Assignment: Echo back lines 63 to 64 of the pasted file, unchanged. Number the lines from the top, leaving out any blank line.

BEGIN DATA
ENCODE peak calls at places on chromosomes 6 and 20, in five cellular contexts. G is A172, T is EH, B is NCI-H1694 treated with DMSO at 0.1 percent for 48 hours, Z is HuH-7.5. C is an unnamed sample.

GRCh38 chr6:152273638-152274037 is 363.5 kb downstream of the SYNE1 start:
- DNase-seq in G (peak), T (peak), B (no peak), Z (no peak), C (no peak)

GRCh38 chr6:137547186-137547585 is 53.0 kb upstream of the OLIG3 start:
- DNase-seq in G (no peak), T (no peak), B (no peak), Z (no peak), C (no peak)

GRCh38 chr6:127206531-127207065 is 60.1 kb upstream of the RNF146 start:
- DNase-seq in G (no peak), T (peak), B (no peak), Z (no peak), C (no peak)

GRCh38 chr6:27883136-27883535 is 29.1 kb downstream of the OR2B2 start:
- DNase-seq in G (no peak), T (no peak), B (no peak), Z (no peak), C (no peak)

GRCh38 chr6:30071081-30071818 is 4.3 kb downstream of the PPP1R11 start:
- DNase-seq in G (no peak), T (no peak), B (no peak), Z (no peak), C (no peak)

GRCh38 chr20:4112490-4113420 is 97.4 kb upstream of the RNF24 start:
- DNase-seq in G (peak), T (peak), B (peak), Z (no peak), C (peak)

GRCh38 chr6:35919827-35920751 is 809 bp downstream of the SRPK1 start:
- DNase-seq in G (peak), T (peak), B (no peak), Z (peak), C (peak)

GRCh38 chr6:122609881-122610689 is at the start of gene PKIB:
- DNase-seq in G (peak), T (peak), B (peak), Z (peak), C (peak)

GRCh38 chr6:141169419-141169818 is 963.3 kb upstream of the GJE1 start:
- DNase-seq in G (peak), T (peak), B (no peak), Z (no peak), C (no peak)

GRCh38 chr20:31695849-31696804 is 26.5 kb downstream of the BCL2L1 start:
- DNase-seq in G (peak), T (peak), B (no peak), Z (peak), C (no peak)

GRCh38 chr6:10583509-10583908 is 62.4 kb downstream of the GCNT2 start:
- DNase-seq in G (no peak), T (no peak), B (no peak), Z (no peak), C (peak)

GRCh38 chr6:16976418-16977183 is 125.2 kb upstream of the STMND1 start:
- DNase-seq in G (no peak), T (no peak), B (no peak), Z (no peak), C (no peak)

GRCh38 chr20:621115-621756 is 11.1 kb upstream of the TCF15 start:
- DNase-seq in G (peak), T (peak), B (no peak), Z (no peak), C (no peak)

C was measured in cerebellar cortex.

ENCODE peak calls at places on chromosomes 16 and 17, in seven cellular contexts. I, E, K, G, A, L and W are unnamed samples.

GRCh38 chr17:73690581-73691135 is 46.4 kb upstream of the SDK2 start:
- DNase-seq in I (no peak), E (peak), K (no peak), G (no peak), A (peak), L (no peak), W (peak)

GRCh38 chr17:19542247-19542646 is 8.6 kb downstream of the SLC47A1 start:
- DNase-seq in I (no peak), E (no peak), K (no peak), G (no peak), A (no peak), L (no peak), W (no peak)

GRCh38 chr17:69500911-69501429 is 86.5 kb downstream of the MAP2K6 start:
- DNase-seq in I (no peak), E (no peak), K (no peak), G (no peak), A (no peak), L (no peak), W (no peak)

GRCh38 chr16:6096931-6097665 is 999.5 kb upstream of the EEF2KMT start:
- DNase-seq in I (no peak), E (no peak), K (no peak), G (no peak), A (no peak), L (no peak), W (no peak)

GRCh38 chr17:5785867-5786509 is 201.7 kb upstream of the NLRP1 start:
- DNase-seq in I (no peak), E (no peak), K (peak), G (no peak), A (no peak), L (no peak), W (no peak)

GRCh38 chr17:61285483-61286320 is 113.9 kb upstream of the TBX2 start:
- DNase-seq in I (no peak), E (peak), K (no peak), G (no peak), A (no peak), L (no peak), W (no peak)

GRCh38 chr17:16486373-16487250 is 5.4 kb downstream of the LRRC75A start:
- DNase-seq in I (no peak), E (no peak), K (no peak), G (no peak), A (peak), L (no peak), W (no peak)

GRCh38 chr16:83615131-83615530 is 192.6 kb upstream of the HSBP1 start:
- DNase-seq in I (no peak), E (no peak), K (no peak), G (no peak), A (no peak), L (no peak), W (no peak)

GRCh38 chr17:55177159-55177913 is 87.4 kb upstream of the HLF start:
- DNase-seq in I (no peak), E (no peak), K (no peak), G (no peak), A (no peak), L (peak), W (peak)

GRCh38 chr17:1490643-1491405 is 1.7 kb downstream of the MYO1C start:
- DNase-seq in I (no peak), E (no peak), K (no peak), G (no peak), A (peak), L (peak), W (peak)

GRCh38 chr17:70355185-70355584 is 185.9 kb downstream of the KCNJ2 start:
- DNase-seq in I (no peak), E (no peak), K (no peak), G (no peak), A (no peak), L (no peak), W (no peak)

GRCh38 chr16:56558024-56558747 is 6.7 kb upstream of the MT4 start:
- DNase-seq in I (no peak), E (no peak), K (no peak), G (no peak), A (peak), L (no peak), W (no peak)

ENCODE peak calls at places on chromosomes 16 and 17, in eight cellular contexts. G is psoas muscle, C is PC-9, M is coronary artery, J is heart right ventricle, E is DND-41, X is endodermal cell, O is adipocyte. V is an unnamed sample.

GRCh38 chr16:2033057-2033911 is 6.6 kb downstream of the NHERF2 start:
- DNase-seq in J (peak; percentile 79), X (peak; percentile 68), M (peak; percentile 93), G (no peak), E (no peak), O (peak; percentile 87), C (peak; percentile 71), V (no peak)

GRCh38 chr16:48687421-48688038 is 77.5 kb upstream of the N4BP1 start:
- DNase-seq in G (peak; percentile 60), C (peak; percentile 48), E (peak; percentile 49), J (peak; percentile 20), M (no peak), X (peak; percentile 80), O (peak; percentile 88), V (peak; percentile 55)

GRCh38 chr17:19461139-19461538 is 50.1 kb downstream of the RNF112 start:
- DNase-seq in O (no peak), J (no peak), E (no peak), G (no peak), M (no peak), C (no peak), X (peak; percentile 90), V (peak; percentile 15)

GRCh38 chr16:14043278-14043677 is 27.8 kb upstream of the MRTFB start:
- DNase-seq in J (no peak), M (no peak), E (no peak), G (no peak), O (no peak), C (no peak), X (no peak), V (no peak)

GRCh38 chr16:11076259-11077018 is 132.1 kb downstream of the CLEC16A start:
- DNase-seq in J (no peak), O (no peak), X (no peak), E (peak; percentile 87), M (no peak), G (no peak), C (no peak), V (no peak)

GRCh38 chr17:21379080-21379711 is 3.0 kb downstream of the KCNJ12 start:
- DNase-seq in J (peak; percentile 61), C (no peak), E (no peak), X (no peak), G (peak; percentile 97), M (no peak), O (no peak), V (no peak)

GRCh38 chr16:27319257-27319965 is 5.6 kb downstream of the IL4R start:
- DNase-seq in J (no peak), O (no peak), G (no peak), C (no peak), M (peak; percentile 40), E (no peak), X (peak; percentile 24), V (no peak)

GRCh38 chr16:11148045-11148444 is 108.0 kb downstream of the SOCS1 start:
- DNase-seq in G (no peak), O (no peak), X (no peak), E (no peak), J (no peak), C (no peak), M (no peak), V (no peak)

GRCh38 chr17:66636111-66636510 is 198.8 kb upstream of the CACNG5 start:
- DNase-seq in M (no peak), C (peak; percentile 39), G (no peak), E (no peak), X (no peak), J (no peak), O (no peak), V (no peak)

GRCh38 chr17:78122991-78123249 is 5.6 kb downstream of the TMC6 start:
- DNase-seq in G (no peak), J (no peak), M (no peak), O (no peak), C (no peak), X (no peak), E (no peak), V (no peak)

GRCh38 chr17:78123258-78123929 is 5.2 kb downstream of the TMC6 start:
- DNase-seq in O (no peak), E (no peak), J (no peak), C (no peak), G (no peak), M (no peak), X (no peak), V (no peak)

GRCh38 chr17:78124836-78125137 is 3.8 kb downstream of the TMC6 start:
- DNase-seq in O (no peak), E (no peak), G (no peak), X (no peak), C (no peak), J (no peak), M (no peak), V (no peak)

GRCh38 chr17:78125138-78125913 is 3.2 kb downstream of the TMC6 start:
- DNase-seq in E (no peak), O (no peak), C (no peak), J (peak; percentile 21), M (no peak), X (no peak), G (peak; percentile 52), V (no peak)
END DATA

GRCh38 chr16:11076259-11077018 is 132.1 kb downstream of the CLEC16A start:
- DNase-seq in J (no peak), O (no peak), X (no peak), E (peak; percentile 87), M (no peak), G (no peak), C (no peak), V (no peak)